Loathe – ‘I Let It In And It Took Everything’

By Dave Stewart

If you’re reading this and you’re unaware of Loathe, you won’t be for much longer. The Liverpool quintet have been making seismic movements ever since their emergence back in 2015, earning themselves legions of supporters with highly acclaimed live performances and boundary-shattering music. As their cult-like fanbase continues to grow, so too has the demand and desire for new music to emerge. Two and a half years after the release of debut full length ‘The Cold Sun’, that new music is finally here in the form of ‘I Let It In And It Took Everything’ and, without a shadow of a doubt, the wait has been completely and utterly worth it.

There’s a lot of diversity on this record, the band stepping in and out of different vibes at all the right moments. From the soaring, cathartic outbursts of ‘Two Way Mirror’, to the colossally heavy bruiser ‘Gored’, there’s an awful lot of weaponry in their arsenal and they aren’t afraid to use it. ‘The Cold Sun’ demonstrated how expansive their sound can be – this record sees them freely traversing that territory, using every single acre to produce something that is undoubtedly theirs.

For those of you that have fallen in love with the relentless venom-spitting anger that Loathe offer, this record will facilitate the deepening of that love. The blisteringly heavy singles like ‘New Faces In The Dark’ and ‘Aggressive Evolution’ hinted at the enraged treats they have in store, but they’re just a small taste of the feast. The aggression they exert is familiar but feels new, boiling your blood as you listen and summoning a shared fury to the surface.

‘Red Room’ is a short but sweet burst of filth, slowly creeping through murky surroundings before revealing its teeth and charging directly towards you. ‘Broken Vision Rhythm’ is brimming with seemingly boundless rage, tearing through adrenaline-fuelled riffs like a freight train. ‘Heavy Is The Head That Falls With The Weight Of A Thousand Thoughts’ is a true heavyweight, crammed full of black metal screeches, otherworldly low tones, and obscene, distressing dissonance. If you didn’t think they could get any heavier, think again.

Where this record shines, though, is in the balance. The lighter moments that flow through the record don’t just provide opportunities to regain your breath, but serve as paths to another side of the band that is just as impacting and impressive as their hostility. There’s the monolithic collision of riffs and passion engulfed within ‘A Sad Cartoon’, the infectious and hard hitting powerhouse that is ‘Screaming’ – there’s even a couple of tracks that could almost pass as ballads, like the stunning and poignant ‘Is It Really You’, boasting one of the most moving vocal performances on the record. This doesn’t feel like their second full length at all. This is the sound of a band that have their feet firmly planted in their sound, their roots rapidly sinking deeper into the earth.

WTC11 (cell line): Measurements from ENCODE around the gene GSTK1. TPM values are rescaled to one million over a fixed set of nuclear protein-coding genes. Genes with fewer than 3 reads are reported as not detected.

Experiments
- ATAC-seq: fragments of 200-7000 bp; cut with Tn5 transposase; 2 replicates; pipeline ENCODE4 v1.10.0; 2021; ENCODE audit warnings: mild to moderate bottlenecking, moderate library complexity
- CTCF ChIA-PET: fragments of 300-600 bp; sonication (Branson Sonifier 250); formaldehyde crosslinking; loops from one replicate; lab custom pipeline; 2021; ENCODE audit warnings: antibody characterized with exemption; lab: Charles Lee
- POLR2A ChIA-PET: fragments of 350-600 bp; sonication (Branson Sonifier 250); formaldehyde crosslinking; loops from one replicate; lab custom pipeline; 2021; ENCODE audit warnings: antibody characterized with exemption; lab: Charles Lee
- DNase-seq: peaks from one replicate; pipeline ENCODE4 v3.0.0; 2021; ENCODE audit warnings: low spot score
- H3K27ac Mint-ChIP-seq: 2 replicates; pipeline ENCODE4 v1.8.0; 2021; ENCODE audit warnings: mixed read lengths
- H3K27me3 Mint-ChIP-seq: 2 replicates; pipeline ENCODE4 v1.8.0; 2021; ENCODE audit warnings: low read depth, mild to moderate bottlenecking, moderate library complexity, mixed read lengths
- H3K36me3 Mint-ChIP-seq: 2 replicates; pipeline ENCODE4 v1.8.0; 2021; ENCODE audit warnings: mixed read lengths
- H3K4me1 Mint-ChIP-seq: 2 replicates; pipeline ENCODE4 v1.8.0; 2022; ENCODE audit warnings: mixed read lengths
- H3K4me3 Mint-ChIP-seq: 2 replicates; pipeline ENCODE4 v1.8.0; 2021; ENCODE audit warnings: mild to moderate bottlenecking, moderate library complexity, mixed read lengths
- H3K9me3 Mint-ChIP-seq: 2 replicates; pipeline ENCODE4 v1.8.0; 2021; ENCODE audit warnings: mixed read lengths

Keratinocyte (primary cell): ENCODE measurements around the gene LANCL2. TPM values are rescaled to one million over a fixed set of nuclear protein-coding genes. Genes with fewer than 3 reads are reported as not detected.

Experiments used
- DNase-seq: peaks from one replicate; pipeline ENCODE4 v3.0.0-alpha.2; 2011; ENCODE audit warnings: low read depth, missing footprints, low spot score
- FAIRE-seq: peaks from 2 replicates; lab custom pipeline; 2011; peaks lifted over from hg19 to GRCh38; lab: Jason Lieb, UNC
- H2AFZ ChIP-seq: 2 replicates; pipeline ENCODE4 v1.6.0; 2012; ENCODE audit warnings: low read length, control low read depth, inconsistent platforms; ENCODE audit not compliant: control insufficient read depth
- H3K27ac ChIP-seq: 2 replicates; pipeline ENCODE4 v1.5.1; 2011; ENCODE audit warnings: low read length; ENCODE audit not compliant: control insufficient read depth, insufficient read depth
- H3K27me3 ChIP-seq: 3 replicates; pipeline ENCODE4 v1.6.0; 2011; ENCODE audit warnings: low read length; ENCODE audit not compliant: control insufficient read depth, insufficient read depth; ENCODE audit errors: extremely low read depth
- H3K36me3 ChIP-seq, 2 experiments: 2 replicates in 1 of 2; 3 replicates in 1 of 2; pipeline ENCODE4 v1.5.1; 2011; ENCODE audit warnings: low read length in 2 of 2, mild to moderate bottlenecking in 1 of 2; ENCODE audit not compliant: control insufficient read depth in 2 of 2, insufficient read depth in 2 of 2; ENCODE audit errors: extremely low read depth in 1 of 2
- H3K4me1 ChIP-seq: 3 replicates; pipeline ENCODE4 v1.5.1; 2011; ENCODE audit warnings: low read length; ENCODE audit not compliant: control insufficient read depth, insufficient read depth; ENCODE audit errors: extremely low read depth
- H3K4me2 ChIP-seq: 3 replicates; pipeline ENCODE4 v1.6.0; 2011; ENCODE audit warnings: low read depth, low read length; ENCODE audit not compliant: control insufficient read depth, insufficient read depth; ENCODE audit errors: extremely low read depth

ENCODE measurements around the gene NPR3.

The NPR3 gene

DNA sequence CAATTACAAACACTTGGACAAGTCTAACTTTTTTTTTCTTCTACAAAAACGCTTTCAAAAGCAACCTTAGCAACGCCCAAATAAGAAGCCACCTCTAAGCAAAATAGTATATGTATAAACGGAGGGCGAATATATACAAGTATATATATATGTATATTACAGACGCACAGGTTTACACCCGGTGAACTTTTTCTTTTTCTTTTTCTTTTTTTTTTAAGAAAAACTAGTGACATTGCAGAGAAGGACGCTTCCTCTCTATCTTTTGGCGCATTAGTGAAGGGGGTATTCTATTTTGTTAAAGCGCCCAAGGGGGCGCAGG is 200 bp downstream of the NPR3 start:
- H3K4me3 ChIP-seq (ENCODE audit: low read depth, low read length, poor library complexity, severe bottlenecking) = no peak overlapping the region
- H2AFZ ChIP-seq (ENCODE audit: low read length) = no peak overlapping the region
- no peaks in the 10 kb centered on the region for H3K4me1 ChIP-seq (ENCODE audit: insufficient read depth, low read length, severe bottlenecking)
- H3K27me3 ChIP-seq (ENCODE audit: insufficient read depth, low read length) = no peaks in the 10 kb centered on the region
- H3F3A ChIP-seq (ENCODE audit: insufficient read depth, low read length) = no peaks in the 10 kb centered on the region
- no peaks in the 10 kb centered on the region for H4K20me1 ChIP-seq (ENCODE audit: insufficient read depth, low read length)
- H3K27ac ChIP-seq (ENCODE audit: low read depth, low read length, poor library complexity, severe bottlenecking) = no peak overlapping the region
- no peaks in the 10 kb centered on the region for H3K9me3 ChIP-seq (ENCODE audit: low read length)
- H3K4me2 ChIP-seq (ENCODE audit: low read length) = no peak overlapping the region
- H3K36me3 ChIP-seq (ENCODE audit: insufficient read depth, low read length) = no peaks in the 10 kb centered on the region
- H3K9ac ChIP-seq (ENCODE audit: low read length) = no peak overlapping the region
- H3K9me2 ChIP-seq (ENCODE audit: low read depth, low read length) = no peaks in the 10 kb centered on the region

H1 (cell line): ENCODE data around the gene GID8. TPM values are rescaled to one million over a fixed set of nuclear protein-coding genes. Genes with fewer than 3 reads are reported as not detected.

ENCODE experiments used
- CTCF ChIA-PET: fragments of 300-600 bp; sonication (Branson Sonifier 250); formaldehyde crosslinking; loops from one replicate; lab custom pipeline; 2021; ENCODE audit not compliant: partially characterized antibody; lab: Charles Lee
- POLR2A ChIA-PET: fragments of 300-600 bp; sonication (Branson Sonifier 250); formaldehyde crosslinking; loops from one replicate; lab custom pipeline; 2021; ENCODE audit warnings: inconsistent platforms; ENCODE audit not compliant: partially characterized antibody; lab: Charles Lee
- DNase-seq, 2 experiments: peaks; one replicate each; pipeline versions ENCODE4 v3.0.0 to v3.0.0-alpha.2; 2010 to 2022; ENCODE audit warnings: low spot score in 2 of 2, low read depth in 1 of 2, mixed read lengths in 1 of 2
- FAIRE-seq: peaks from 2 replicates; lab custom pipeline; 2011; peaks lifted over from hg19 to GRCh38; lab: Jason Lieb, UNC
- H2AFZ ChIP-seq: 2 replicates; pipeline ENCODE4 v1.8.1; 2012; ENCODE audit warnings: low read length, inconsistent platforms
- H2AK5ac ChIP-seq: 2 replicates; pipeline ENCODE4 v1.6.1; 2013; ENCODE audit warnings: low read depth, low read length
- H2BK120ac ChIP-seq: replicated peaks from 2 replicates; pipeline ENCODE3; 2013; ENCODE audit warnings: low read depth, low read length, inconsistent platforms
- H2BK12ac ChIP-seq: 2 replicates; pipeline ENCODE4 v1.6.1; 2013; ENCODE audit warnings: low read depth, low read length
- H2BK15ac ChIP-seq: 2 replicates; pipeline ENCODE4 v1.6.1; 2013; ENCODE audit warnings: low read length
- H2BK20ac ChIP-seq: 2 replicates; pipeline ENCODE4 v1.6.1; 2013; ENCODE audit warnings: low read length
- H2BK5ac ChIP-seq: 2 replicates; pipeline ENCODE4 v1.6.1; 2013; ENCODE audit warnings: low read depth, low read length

Loathe have managed to create something that is both beautiful and crushing, marrying both worlds together effortlessly. ‘I Let It In And It Took Everything’ demands to be listened to without skipping any tracks, each song feeling as though it’s been meticulously placed in a specific order to enhance the flow and overall punch. Each song is solid enough to stand and fight alone, but when listened to as part of the complete package, an unstoppable force is created.

Imagine for a second that this album is like a storm, the band playing the part of the dark cloud and the record as the menacing catalyst that’s brewing within it. The cloud is pulsing and growing in size by the day, the storm becoming more ferocious and powerful along with it. Soon Loathe will be hovering above everyone and everything, it will be raining everywhere, and we’ll all forget what life was like before the storm was ever here.

‘The Cold Sun’ put Loathe on the map – ‘I Let It In And It Took Everything’ makes them a permanent attraction. Their cult-like following may soon become too large to be called a cult anymore, and this album will play an enormous part in that growth. An astonishingly good sophomore record, and an early candidate for album of the year.

Let it in. Let it take everything.


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